grav

2009-Jul-29, 03:41 PM

I have been attempting to rewrite the laws of physics using only invariants that work for any theory ascribed to it, whether Relativity, ballistic, that of an ether, or otherwise. In the course of doing so, when starting to change from one dimensional to two dimensional, I ran into a conceptual problem that I don't quite see how to apply yet in a normal fashion, that is, by using straight lines to determine how objects will travel inertially. It seems it could be a problem with ballistic and Relativity theory alike, or perhaps that of simultaneity, but probably just my conceptualization.

Let's say we have two observers that are passing each other, with some distance between their perspective paths, perpendicularly to their line of travel. At some point in space observer A emits electrons that travel directly toward where observer B will be such that they will be received in regular intervals. That is, observer B will receive one electron, then another one second later, say, then another one second after that, etc, as observer B continues to travel inertially along a stragiht line path.

Here's the dilemma. Observer A emits these electrons all at once, from a single point in space, so that both observers should agree that all of the electrons have been emitted from a single point in space. From observer A's perspective, if the electrons are emitted when observer B is approaching, then the electrons emitted more directly toward observer B will travel faster and those emitted that are to be received after observer B passes will travel more slowly. Observer B is to receive one photon per interval forever. So here's the thing. Let's say B is in a spherical ship, although that shape may flatten out somewhat according to Relativity from A's perspective but that doesn't matter much. According to A, as the electrons reach B, aimed directly at the center of the ship, they will strike first more toward the forward side of the ship on the hull and then as B passes, they will strike more toward the back. So that should be the case as B sees things also, although the angles of impact will be slightly different according to Relativity for each observer. According to B, however, B considers himself stationary, and all of the electrons were emitted at the same time from a single point in space, so should travel in a straight line from that point in space where A emitted them to B, but just at different speeds, and strike in the same place on the hull of the ship forever. The only way I can see that this would occur differently so far is if B is rotating while the rotation slows, or B does not see all of the electrons travel in a straight line from a single point in space, or does not see all of the electrons emitted at once from the same point in space somehow, or all of the above, or something else. So what am I missing?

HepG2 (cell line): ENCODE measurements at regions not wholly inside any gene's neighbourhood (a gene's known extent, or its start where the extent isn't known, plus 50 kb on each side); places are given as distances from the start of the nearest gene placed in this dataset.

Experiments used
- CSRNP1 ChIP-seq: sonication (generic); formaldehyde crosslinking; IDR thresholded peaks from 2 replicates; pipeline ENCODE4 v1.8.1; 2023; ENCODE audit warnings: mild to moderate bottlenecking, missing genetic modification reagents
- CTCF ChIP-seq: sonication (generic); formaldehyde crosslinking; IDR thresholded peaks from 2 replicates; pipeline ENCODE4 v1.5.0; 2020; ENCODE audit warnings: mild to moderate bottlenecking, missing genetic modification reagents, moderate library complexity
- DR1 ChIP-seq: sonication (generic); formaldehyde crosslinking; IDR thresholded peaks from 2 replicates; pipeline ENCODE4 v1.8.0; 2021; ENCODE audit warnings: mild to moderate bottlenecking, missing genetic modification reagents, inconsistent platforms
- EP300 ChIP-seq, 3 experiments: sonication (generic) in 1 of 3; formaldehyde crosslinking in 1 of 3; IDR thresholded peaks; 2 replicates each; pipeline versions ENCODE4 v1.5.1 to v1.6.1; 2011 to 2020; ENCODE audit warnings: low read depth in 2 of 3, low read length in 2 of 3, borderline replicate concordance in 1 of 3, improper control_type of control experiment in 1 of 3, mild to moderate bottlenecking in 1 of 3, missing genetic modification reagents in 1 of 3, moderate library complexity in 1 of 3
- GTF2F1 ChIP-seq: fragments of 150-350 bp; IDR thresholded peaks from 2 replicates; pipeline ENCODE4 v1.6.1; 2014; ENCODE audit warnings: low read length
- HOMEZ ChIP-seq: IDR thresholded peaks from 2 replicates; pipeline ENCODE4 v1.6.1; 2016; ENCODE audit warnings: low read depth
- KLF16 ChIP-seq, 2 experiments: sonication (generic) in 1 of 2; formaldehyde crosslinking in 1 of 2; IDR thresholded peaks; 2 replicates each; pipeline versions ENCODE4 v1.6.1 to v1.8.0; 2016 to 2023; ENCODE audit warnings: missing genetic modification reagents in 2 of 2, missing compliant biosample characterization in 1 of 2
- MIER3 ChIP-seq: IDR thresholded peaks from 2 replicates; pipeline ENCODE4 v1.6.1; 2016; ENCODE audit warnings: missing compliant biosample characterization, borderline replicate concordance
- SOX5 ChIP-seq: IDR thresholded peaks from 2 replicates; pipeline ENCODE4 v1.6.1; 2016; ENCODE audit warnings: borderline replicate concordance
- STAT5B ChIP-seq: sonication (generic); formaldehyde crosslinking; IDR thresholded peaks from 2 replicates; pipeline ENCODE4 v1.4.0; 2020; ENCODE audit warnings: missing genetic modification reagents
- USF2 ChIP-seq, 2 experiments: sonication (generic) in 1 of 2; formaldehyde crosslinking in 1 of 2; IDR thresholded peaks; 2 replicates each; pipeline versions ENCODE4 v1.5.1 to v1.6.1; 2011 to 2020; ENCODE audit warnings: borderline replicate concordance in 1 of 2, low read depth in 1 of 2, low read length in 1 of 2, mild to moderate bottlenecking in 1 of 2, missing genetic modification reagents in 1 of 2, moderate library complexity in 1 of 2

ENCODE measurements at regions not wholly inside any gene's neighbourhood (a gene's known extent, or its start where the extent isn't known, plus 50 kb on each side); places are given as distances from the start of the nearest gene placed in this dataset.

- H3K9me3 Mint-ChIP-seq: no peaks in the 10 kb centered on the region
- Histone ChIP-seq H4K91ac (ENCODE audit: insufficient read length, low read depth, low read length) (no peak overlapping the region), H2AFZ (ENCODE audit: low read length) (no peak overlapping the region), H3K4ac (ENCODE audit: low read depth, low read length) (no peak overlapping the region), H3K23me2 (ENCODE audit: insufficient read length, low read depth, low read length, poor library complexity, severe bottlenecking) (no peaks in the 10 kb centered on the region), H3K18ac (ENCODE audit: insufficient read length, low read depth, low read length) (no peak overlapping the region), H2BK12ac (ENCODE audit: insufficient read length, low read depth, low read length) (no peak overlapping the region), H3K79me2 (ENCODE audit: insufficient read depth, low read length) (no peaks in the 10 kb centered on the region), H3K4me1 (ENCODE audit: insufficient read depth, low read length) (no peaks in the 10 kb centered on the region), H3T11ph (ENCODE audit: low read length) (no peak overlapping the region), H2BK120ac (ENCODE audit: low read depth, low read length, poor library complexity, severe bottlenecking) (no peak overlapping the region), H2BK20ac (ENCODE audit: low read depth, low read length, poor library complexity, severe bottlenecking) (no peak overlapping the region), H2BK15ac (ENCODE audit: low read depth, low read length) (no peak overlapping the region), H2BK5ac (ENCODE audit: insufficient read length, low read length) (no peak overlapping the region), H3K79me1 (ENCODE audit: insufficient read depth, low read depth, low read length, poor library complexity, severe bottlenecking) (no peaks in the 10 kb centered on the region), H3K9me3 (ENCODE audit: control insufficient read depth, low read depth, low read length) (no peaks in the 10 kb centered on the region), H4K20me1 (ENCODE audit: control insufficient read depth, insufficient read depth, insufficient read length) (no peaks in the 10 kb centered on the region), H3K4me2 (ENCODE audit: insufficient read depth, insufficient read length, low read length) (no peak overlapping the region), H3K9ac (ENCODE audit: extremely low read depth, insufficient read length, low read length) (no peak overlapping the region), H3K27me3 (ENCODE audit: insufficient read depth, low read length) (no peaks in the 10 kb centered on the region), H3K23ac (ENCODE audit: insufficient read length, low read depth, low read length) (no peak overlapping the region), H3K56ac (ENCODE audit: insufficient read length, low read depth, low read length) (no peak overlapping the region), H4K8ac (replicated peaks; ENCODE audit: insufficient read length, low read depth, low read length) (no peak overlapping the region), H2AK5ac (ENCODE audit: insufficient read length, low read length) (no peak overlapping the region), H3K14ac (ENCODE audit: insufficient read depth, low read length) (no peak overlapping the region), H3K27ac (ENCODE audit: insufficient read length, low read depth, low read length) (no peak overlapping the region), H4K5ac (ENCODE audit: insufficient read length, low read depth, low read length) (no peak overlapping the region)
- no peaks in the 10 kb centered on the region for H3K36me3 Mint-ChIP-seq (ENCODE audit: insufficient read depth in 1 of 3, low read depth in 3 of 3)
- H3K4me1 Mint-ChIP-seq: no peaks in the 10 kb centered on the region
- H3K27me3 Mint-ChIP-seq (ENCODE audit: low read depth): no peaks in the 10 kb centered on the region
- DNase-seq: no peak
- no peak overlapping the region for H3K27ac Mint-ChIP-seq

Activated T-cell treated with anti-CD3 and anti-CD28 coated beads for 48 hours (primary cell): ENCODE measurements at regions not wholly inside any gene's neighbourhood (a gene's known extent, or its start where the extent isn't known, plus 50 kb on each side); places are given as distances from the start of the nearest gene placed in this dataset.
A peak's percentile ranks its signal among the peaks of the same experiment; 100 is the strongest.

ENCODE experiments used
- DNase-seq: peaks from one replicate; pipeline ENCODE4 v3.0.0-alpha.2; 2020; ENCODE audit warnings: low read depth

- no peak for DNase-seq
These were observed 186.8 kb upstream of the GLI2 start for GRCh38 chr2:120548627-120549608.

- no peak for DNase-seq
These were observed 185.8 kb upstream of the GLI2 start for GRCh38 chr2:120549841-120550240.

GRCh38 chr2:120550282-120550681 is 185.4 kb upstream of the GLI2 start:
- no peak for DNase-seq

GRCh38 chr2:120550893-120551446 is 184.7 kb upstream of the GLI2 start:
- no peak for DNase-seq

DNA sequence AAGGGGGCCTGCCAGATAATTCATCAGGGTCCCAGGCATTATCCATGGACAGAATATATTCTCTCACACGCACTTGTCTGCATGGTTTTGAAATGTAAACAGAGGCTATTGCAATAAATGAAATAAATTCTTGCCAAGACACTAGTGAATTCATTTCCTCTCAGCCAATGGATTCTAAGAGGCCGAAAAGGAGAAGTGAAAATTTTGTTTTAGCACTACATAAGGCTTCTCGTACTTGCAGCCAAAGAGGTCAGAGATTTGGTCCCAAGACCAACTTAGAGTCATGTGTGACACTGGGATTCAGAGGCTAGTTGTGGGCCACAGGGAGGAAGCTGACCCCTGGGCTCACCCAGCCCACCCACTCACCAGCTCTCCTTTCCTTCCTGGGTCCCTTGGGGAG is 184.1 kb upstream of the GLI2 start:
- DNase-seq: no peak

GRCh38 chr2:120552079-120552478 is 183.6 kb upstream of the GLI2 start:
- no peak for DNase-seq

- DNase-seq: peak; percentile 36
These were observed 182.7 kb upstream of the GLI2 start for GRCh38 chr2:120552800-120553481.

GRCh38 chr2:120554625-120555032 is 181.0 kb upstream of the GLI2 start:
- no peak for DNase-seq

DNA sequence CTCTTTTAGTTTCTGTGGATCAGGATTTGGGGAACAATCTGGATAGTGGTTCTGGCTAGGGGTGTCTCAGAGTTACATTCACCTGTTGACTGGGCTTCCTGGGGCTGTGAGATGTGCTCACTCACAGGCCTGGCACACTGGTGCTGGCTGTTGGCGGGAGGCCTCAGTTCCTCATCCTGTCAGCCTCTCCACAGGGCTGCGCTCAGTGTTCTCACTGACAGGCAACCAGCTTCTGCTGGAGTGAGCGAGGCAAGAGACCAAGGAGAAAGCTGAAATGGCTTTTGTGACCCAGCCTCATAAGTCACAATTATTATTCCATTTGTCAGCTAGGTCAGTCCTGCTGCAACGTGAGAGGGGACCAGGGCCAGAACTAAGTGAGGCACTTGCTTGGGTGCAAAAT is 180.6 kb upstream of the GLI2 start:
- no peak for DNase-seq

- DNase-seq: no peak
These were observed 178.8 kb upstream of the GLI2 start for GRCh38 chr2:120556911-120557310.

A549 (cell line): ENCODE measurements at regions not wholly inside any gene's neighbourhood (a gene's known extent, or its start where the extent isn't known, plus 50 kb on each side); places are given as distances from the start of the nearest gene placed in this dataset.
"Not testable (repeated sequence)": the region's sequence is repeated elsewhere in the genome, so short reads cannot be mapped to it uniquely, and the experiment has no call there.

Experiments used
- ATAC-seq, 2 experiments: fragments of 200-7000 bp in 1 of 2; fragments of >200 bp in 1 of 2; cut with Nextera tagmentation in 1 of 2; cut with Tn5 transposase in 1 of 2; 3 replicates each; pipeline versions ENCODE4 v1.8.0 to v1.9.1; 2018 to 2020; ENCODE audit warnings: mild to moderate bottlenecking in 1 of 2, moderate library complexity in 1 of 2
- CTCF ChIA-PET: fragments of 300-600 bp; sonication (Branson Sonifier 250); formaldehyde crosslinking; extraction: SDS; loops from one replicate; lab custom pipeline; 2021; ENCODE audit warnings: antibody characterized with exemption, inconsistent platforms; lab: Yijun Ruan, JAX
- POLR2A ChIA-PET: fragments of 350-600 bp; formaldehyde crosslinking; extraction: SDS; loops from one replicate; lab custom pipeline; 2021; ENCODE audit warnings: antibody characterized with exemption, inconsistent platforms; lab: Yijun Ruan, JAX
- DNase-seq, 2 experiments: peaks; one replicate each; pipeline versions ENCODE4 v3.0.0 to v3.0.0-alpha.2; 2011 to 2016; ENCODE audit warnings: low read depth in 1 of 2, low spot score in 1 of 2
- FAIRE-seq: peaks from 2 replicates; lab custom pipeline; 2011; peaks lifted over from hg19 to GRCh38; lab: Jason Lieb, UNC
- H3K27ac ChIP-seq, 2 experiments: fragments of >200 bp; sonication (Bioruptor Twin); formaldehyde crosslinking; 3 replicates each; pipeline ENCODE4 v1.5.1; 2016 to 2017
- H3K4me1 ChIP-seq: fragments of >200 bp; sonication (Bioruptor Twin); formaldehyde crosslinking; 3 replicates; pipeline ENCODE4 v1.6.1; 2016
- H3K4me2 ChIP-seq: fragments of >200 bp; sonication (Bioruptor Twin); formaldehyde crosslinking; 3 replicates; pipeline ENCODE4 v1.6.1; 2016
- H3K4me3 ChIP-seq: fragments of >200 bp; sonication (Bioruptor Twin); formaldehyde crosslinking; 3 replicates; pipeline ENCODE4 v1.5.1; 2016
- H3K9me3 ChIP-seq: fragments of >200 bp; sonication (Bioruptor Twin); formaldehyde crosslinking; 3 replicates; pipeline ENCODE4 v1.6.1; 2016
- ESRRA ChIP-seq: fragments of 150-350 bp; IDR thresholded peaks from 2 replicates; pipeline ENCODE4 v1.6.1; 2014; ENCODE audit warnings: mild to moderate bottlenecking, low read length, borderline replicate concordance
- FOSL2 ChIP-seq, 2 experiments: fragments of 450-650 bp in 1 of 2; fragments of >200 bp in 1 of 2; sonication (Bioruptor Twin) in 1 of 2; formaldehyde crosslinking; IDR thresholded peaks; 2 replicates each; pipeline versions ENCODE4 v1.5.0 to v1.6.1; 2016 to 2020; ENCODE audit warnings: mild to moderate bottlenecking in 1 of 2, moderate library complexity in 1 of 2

Let's say we have two observers that are passing each other, with some distance between their perspective paths, perpendicularly to their line of travel. At some point in space observer A emits electrons that travel directly toward where observer B will be such that they will be received in regular intervals. That is, observer B will receive one electron, then another one second later, say, then another one second after that, etc, as observer B continues to travel inertially along a stragiht line path.

Here's the dilemma. Observer A emits these electrons all at once, from a single point in space, so that both observers should agree that all of the electrons have been emitted from a single point in space. From observer A's perspective, if the electrons are emitted when observer B is approaching, then the electrons emitted more directly toward observer B will travel faster and those emitted that are to be received after observer B passes will travel more slowly. Observer B is to receive one photon per interval forever. So here's the thing. Let's say B is in a spherical ship, although that shape may flatten out somewhat according to Relativity from A's perspective but that doesn't matter much. According to A, as the electrons reach B, aimed directly at the center of the ship, they will strike first more toward the forward side of the ship on the hull and then as B passes, they will strike more toward the back. So that should be the case as B sees things also, although the angles of impact will be slightly different according to Relativity for each observer. According to B, however, B considers himself stationary, and all of the electrons were emitted at the same time from a single point in space, so should travel in a straight line from that point in space where A emitted them to B, but just at different speeds, and strike in the same place on the hull of the ship forever. The only way I can see that this would occur differently so far is if B is rotating while the rotation slows, or B does not see all of the electrons travel in a straight line from a single point in space, or does not see all of the electrons emitted at once from the same point in space somehow, or all of the above, or something else. So what am I missing?